Pgadmin4 is an opensource web-based management tool for managing PostgreSQL databases. It’s a Python-based web-application developed using the flask framework at the backend and HTML5, CSS3, and Bootstrap on the frontend. Pgadmin4 is a rewrite of Pgadmin 3 which is written in C++ and ships with the following notable features:
- Sleek and revamped web interface with polished icons and panels.
- Fully responsive web layout with dashboards for real-time monitoring.
- Live SQL query tool/editor with syntax highlighting.
- Powerful management dialogs and tools for common tasks.
- Useful hints to get you started.
- And so much more.
In this article, you will learn how to install PostgreSQL with pagAdmin4 in server mode running behind the Apache webserver using the WSGI module on RHEL 8.
Install PostgreSQL on RHEL 8
The first step in installing PgAdmin4 is to install the PostgreSQL database server. PostgreSQL is available in the Appstream repository in different versions. You can make your selection by enabling your preferred package using the dnf package manager.
To list the available modules for PostgreSQL, run the command:
# dnf module list postgresql
The output indicates that there are 3 versions available for download from the AppStream repository: version 9.6, 10, and 12. We can also see that the default version is Postgresql 10 as indicated by the
[d] tag. This is what you would install by running the command below.
# dnf install postgresql-server
However, we want to install the latest version, which is PostgreSQL 12. Therefore, we will enable that module and override the default module stream. To do so, run the command:
# dnf module enable postgresql:12
Once you have enabled the module for Postgresql 12, proceed and install Postgresql 12 alongside its dependencies as shown.
# dnf install postgresql-server
Before anything else, you need to create a database cluster. A cluster comprises a collection of databases that are managed by a server instance. To create a database cluster, invoke the command:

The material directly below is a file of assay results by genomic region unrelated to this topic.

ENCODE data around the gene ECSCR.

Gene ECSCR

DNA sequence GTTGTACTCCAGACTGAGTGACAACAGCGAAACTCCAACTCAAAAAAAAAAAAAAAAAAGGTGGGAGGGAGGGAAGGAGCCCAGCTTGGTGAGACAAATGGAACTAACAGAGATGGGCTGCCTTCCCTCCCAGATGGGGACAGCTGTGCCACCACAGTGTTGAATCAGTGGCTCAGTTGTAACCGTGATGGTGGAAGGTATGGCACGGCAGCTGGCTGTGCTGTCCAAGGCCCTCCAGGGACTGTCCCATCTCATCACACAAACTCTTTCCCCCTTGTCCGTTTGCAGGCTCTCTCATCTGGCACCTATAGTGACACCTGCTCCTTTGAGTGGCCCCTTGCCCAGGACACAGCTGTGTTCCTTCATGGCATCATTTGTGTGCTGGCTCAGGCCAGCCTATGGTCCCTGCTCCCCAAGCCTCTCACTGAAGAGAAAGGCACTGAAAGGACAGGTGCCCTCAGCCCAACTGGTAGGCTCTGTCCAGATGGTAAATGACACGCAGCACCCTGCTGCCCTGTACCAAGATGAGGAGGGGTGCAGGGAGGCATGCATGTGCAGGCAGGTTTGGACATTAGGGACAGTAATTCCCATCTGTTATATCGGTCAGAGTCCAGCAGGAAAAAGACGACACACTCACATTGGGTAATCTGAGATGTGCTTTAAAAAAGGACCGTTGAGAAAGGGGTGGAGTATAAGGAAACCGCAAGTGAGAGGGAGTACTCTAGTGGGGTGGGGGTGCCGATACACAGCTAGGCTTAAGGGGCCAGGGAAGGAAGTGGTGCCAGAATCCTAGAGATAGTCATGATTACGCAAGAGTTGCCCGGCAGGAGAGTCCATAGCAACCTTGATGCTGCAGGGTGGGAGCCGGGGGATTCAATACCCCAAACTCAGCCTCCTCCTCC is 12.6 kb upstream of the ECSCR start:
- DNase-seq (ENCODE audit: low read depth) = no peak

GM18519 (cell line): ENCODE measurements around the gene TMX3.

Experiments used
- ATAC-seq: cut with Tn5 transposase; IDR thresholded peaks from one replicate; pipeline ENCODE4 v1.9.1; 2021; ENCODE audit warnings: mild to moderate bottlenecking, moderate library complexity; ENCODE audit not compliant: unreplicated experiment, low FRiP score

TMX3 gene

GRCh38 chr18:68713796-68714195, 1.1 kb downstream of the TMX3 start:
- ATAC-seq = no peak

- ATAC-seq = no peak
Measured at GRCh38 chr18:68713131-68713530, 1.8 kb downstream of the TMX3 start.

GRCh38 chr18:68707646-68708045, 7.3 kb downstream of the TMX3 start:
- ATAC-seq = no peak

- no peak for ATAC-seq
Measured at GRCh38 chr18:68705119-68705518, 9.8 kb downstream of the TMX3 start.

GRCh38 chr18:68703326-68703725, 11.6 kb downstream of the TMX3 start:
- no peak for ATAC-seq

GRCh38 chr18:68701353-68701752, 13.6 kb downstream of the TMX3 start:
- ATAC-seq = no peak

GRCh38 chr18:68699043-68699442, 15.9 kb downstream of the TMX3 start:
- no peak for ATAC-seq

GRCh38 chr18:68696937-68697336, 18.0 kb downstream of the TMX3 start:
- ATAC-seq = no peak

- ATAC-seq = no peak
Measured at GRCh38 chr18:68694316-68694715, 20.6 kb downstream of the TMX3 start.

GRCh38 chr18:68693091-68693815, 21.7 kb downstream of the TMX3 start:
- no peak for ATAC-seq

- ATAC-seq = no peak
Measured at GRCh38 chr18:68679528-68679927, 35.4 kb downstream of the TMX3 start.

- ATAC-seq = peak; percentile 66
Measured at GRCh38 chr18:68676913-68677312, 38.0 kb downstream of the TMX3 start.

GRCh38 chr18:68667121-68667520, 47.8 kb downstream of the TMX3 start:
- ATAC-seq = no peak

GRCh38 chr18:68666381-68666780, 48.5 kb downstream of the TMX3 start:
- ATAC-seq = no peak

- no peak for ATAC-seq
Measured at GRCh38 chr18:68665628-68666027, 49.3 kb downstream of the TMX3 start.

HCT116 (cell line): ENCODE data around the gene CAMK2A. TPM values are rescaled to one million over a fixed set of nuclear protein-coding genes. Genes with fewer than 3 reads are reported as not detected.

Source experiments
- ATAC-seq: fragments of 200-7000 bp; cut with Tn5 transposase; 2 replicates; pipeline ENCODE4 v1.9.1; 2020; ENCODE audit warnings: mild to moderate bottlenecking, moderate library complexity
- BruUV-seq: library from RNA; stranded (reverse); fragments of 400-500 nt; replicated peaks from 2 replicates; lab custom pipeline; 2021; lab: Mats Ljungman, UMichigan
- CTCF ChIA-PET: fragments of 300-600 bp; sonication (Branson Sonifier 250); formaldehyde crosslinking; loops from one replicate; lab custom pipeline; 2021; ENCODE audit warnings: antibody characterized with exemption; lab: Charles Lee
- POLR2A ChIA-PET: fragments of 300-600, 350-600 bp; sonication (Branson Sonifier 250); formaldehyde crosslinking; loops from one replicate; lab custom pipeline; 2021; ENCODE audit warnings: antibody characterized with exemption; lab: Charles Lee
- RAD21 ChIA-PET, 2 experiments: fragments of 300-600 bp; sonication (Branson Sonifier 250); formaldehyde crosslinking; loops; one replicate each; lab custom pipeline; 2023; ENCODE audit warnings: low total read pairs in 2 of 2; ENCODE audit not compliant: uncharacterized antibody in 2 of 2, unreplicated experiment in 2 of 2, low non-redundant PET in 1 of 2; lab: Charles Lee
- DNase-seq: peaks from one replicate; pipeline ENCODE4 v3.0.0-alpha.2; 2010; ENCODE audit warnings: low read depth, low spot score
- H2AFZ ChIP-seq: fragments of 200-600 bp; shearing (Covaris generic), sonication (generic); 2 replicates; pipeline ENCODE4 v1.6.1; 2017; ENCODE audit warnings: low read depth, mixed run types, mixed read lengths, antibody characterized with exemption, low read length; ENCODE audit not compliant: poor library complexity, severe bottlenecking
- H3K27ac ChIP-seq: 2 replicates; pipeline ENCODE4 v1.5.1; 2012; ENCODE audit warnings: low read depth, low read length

# postgresql-setup --initdb
If everything went well, you should get the output below.
Once the cluster is created, you can now start and enable your PostgreSQL instance as shown:
# systemctl start postgresql # systemctl enable postgresql
To confirm that Postgresql is up and running, execute:
# systemctl status postgresql
Installing Pgadmin4 in RHEL 8
To install Pgadmin4, first, add the external repository shown below.
# rpm -i https://ftp.postgresql.org/pub/pgadmin/pgadmin4/yum/pgadmin4-redhat-repo-1-1.noarch.rpm
Next, run the command below to install pgadmin4 in server mode.
# dnf install pgadmin4-web
Next, install the policycoreutils packages which provide the core utilities needed by SELinux.
$ sudo dnf install policycoreutils-python-utils
Once installed, run the Pgadmin4 setup script as shown. This is going to create a pgadmin user account, storage and log directories, configure SELinux and spin up the Apache webserver on which pgAdmin4 will run on.
When prompted, provide the required information and hit
'Y' to start the Apache webserver.
If you have a firewall running, open port 80 to allow web service traffic.
# firewall-cmd --add-port=80/tcp --permanent # firewall-cmd --reload
Next, configure SELinux as shown:
# setsebool -P httpd_can_network_connect 1
To access pgadmin4, launch your browser and browse the URL shown.
Be sure to log in using the email address and the password that you provided when running the setup script.
This ushers you to the Pgadmin4 dashboard as shown below.
And that’s how you install Pgadmin4 in server mode. You can now create and manage PostgreSQL databases using the SQL editor and monitor their performance using the dashboards provided. This brings us to the end of this guide.